The Redskins’ protracted run of wretchedness (which includes a string of 13 losses in a row to NFC East opponents) has also rankled Jurgensen’s normally jovial broadcasting partner, Sam Huff. That became clear as play-by-play man Frank Herzog complied with a listener’s request to read a marriage proposal over the air. Huff offered some hilariously bitter counsel to the potentially betrothed female.
“Say no!” he implored, to the horror of his partners in the booth. “Make him wait until at least the Tampa Bay game!”
The rarely articulate Huff also provided an epitaph to this year’s squad that couldn’t have been more concise: “Inexperience and no talent is a terrible combination,” he said.
Much of the apathy D.C.’s now directing at the Redskins, and much of Jurgensen’s displeasure with the goings-on, would have been prevented had Frerotte been able to maintain his grasp on the brass ring. The consummate underdog, Frerotte’s ascension to the starting lineup for the Colts game got about the same amount of hype as Chris Webber’s recent procurement.
Jurgensen, who had paid special attention to the Redskins’ less-publicized rookie QB beginning in training camp, carried on like a proud papa.
He’s probably ordering DNA tests about now.
Since the auspicious debut in Indianapolis, the seventh-rounder has been performing like, well, a seventh-rounder. Turner, true to his word, let Frerotte play himself out of a job, though his hook came pretty quick against Dallas. With the San Francisco debacle still weighing heavily on the head coach’s mind, veteran mediocrity Friesz was sent in after Frerotte had thrown only six passes. Just one was completed.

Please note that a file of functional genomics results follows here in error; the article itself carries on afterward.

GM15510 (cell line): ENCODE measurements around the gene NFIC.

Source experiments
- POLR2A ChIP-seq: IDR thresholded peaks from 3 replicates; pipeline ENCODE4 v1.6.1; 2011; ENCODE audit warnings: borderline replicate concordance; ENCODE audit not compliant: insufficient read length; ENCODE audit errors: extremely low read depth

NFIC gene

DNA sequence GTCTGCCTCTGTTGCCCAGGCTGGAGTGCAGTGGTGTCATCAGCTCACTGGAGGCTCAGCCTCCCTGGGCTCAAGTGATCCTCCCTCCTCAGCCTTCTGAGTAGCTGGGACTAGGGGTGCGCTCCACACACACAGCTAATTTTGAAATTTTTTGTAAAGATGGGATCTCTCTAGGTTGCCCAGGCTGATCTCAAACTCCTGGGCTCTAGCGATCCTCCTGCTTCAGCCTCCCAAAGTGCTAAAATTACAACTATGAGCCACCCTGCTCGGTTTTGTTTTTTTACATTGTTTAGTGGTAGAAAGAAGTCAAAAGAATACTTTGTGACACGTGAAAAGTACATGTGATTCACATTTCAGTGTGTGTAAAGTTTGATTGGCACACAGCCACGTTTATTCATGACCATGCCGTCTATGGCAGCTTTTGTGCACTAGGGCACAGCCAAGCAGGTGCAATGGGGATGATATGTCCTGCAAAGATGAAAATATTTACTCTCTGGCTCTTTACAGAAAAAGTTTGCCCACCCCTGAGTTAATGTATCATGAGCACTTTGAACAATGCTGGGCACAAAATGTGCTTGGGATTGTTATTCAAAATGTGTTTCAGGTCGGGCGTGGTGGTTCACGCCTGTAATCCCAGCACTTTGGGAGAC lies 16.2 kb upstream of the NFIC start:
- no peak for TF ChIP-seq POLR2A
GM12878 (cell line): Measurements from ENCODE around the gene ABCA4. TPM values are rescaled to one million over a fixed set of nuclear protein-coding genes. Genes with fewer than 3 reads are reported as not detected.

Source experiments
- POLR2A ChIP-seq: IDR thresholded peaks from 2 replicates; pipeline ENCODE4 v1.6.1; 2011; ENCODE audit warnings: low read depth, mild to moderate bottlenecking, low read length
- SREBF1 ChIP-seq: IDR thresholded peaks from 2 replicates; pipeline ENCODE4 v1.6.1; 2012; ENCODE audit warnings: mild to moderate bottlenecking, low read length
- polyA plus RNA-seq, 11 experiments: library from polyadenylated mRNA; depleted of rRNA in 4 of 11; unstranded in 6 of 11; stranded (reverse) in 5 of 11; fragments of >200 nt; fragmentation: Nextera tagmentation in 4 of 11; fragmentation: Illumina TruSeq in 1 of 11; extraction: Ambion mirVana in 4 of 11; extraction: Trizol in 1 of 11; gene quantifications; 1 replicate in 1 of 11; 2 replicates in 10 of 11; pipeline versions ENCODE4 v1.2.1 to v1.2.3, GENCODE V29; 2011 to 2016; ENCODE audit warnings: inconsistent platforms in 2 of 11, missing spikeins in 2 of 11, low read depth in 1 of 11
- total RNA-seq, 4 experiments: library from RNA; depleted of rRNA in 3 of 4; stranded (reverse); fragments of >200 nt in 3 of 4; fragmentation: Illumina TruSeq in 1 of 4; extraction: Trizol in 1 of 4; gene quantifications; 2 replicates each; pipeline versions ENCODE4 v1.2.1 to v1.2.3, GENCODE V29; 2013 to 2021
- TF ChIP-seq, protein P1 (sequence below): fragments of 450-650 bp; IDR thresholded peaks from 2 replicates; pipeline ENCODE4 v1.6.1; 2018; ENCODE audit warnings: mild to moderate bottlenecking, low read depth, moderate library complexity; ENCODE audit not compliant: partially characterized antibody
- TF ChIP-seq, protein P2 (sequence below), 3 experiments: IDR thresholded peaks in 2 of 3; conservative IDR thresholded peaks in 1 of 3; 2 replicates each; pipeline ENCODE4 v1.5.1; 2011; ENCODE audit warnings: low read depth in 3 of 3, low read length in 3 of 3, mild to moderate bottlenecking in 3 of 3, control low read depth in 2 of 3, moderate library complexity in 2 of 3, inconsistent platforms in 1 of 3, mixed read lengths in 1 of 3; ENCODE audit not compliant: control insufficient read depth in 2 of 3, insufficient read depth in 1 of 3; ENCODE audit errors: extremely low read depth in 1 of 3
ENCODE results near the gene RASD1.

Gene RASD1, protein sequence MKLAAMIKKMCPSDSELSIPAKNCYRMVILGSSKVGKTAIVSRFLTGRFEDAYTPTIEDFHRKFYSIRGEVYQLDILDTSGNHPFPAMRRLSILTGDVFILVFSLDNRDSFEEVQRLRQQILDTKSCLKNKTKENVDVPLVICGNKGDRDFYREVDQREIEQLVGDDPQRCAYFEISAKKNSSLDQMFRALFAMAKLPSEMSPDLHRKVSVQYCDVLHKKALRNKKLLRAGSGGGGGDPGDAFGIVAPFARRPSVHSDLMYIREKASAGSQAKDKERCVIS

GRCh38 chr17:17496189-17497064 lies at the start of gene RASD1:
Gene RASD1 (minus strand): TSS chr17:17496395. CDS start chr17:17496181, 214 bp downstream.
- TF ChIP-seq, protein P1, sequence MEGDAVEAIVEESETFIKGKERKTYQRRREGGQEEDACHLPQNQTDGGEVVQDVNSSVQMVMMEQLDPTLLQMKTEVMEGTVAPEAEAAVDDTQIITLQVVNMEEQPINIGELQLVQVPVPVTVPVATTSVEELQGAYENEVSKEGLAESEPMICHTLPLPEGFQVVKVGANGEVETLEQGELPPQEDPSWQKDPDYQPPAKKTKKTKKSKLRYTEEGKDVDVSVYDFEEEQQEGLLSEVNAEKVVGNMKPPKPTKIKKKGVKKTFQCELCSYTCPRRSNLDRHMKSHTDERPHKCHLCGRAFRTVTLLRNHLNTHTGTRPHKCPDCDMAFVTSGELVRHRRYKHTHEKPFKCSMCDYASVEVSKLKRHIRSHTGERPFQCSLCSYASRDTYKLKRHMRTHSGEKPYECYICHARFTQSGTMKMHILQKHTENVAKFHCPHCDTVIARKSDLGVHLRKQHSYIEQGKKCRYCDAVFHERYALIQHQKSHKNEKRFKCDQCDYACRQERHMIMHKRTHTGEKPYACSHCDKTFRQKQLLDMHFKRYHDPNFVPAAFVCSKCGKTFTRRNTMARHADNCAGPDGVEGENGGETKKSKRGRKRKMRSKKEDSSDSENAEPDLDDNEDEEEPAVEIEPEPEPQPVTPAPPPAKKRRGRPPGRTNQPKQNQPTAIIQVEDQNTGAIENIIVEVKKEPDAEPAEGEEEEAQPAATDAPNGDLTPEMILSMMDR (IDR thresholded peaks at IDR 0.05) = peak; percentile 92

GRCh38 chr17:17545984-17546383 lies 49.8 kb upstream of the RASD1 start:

It took Friesz less than two quarters Sunday to play himself out of the lineup for the second time as a Redskin. Re-enter Heath Shuler.
All of a sudden, it’s preseason again: The Redskins’ remaining opponents (New York, Tampa Bay, Arizona, and the L.A. Rams) have dismal won-lost records, rendering the contests as meaningless as the exhibitions in terms of winning and losing. And the salary cap means the competition for jobs will be far more intense in the last few weeks of this season than in years past. After the roster cleansing that took place in Washington last year, no veteran can be certain he’ll be invited back next season.
Neither can the rookies. Turner will give Shuler, who played himself out of the lineup in just three games, plenty of room before yanking him a second time. If Shuler doesn’t show some flashes of brilliance against the increasingly ghastly Giants or in the two upcoming turns against Tampa Bay, the Redskins will be praying that Charlotte picks Shuler (a native North Carolinian) in the upcoming expansion draft.
If, however, Shuler justifies his status as a high first-round pick in his first crack against subpar defenses (his three starts came against Dallas, Philadelphia, and Arizona), this could be the beginning of the end of Frerotte’s hayride. Who could have imagined Gus ForReal would be recast as Gus ForNaught so quickly?
Then again, who could imagine “Bullets Fever” ever replacing “Hail to the Redskins” as the city’s favored team theme…in November?